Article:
In 1998 I backpacked across Europe. My friend and I had taken an over night train from Munich to Venice and we got there early, like 6 or 7 in the morning. Our hotel was on the opposite side of town from the train station so we walked through the streets of Venice right as the city was waking up. The shop owners were opening their doors, saying hello to their neighbors, having their first espressos and cigarettes of the day. All these people, starting their day together. The routine of it all. I felt like I was in the opening song from Beauty and the Beast. Only happy.
I thought of that yesterday while I was getting my treatment. I was the first person in my section of the infusion center. The first person in the recliner. (http://www.davidleenelson.com/single-post/2017/05/05/55)
But as that first hour went by the room started to fill up with people getting treatment and the people there supporting them.
That has been one of the biggest side effects of getting cancer: all the people. When I first got diagnosed and it became a part of my world I was struck by how many people have it. I know it’s always been that way but, all of a sudden I was aware of it. People would send Facebook messages connecting me with other people who have it. People I totally forgot had it emailed me that they were thinking of me. This person's aunt or this person's sister in law. It is amazing, how many people have some form of this fucking disease.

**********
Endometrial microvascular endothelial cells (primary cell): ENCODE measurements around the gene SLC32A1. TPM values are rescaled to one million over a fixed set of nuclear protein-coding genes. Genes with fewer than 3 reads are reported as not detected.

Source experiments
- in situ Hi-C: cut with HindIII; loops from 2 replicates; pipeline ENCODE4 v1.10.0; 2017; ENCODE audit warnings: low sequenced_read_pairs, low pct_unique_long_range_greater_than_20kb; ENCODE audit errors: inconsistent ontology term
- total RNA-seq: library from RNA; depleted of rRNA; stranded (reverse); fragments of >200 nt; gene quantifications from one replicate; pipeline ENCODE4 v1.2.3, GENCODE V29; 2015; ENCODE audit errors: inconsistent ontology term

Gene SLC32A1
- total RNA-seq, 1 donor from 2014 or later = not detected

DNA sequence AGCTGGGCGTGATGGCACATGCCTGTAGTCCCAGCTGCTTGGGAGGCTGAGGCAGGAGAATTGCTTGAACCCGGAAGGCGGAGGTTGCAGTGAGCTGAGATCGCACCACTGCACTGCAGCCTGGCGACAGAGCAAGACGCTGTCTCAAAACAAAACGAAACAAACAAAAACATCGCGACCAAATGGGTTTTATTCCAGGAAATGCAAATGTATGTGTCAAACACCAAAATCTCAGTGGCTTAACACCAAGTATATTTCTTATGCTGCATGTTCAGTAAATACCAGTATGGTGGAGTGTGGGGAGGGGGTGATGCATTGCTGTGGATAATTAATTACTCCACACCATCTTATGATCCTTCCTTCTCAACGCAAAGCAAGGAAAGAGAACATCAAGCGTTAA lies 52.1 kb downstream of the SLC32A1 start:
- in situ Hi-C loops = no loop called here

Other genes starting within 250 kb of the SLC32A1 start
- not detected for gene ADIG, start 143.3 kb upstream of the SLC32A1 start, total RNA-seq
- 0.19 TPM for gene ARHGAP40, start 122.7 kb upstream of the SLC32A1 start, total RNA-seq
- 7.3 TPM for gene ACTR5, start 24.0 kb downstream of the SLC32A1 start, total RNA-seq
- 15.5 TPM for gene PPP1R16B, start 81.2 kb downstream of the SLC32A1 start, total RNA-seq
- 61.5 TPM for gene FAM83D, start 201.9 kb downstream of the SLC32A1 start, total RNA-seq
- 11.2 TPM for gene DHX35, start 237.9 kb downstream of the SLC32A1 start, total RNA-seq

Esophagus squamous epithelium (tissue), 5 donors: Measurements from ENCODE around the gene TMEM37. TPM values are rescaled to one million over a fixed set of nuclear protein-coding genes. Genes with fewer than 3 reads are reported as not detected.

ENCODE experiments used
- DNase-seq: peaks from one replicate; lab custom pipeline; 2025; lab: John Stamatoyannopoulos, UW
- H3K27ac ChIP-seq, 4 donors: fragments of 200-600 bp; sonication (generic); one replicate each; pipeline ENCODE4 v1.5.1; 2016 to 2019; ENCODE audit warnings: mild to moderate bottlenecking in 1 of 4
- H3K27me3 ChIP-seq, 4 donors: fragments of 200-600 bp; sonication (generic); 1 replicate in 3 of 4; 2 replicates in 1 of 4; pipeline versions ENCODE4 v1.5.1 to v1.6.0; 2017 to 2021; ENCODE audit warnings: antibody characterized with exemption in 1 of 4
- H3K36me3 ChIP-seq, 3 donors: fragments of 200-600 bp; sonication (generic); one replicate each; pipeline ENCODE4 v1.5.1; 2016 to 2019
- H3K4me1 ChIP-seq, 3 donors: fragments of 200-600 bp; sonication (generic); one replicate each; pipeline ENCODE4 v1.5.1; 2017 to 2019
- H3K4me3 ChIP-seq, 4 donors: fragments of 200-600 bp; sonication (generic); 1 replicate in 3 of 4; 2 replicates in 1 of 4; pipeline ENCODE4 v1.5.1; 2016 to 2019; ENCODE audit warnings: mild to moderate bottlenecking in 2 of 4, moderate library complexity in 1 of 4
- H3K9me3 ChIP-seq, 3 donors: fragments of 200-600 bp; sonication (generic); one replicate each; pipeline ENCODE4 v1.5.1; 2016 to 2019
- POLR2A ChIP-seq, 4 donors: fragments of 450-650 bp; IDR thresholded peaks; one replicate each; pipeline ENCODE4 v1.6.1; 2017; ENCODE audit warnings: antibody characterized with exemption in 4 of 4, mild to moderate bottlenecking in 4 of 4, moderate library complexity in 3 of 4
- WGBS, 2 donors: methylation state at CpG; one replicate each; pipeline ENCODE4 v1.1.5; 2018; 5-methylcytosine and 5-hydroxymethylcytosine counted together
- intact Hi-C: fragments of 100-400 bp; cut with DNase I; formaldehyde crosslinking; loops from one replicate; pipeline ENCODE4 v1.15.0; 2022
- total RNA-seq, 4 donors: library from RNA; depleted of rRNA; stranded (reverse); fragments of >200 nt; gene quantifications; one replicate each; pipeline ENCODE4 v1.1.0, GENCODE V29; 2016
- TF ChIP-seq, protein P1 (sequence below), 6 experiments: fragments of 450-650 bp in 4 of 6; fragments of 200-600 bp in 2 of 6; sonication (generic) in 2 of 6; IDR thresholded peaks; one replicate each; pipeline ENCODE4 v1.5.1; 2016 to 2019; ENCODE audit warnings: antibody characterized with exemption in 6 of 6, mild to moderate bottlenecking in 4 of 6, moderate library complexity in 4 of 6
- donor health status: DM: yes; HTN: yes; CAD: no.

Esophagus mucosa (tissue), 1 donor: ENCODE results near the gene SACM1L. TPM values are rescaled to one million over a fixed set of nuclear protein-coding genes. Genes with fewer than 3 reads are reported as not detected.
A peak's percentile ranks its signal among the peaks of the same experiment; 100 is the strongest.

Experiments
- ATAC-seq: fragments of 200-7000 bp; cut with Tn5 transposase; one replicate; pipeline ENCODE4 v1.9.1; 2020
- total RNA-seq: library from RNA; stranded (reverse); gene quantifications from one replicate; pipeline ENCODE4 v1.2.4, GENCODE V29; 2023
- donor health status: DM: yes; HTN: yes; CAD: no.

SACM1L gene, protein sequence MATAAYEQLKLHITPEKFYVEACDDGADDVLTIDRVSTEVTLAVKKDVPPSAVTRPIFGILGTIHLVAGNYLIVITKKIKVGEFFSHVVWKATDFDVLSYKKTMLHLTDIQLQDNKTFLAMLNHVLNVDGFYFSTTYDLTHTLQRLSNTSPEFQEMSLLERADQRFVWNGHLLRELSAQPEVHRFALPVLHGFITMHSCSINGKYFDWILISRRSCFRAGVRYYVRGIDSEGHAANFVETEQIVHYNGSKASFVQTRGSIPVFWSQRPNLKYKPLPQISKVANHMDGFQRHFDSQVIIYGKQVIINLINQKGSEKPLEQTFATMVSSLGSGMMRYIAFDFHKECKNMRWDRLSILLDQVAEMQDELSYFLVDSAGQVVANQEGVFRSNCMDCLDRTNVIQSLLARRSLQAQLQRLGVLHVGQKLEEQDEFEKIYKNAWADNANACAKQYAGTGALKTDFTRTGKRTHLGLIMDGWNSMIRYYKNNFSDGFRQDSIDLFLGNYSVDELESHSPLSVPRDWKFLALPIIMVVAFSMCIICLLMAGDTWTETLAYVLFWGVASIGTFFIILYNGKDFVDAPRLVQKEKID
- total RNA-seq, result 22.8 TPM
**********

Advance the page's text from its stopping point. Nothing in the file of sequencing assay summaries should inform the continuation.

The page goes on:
Then there are the cards from my family. Not to mention the checks and pray shawls and gift certificates.
It was hard at first. Being a member of Generation X I'm allergic to sincerity. People would write me, saying if there was anything they could do just let me know. I really wanted to take them up on it but for like totally random things.
Me: Hey there, you know how you said if I needed anything don’t hesitate to ask?
Nice person: Of course, what do you need?
Nice Person: To chemo?
Me: No, to the movies.
Nice Person: Um, yeah I could go see a movie.
Me: Yeah, no. I want to go by myself I just don’t want to deal with parking…life being
precious and all…just drop me off and pick me up two hours later? Thanks!!!
End of Play. And Friendship.
People were even offering the services of their parents. I got so many emails from people saying, “My parents live in Atlanta if you need anything.” What would that conversation look like?
Me: Hey there is David Nelson.
Parents of Person I Know: Ok.
Me: You might know me as Davey.
Parents of Person I Know: No.
Me: Oh, well I went to college with your son like 20 years ago and I just got diagnosed with colon cancer and they said if I needed anything I should call you.
Parents of Person I Know: Um, do you need something?
Me: I mean…I just got my cell phone bill…hello….hello?
End of Phone Call. And Play.
But it’s amazing... all the people.
All the people. There is the volunteer up front who checks you in. The room full of people waiting to get labs. The people in the cafe. The infusion center. All the people with the people.
And there are all kinds of people too. This disease knows no race, color, or creed. There was the woman who walked in wearing hijab. There were two Asian families next to me. Three African American couples. One old white guy who slept with his mouth open. There was a young white couple who wheeled in a rolling suitcase. And me, with my computer open, writing all this shit down.
I’ve never felt more connected to friends to family to complete and total strangers. To life. Those people in the infusion center, we are all the same.
Just human beings. Dealing with our Existing Conditions.